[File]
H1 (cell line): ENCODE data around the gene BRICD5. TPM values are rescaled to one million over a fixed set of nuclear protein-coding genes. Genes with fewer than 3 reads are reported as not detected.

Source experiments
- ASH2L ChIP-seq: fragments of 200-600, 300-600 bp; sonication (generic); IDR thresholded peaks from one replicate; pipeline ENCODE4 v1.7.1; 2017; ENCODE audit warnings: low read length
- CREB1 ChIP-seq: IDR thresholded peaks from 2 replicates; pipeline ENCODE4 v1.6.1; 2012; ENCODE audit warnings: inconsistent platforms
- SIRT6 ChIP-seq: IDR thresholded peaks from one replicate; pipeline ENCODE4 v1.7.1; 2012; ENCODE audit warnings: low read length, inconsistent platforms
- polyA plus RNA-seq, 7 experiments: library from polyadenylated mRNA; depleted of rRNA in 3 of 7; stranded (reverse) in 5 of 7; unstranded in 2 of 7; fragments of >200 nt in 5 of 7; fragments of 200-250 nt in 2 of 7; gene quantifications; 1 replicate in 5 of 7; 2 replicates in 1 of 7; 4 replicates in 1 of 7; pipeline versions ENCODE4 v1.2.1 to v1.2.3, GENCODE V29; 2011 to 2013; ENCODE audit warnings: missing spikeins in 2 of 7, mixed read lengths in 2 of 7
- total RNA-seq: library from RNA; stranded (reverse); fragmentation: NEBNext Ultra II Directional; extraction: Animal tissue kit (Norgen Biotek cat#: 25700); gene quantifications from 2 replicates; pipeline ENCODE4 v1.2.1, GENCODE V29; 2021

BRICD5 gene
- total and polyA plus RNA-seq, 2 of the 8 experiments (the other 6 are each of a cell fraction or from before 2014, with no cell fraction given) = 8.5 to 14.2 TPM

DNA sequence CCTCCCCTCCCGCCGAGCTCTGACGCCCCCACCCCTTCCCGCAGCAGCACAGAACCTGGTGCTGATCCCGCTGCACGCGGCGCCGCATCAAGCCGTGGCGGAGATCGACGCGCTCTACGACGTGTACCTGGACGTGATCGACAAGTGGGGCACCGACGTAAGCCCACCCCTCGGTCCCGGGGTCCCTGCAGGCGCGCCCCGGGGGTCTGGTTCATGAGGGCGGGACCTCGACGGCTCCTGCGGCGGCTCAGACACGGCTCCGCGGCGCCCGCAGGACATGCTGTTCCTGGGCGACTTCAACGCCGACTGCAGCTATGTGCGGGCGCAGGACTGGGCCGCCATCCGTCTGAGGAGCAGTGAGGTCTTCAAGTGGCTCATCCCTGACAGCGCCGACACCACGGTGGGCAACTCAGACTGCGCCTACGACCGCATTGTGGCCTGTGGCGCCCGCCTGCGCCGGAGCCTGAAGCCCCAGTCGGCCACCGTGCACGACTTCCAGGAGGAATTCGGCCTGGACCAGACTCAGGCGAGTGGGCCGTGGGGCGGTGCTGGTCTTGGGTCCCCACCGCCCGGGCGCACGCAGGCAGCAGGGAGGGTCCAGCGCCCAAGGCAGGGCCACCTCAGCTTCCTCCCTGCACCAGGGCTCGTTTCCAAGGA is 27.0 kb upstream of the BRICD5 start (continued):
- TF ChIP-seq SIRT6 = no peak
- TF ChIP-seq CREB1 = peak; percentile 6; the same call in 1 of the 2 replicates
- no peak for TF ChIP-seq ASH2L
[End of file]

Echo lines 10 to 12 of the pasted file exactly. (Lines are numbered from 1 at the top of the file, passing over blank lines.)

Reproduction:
DNA sequence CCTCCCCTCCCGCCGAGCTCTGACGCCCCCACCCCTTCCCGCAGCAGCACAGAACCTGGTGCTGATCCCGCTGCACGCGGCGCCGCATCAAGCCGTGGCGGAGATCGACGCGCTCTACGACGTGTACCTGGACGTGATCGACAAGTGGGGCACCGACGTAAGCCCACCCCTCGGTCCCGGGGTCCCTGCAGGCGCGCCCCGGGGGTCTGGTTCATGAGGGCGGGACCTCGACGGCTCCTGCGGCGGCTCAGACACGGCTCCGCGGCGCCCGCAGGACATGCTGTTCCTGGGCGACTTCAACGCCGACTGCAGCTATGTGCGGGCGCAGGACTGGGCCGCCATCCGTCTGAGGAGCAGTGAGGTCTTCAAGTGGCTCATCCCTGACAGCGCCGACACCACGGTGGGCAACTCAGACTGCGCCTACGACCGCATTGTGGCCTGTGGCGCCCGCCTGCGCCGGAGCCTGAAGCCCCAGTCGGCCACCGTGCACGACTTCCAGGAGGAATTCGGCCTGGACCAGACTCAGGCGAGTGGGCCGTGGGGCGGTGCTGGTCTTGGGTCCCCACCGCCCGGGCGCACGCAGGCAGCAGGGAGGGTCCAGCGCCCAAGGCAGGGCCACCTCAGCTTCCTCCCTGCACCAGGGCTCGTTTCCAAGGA is 27.0 kb upstream of the BRICD5 start (continued):
- TF ChIP-seq SIRT6 = no peak
- TF ChIP-seq CREB1 = peak; percentile 6; the same call in 1 of the 2 replicates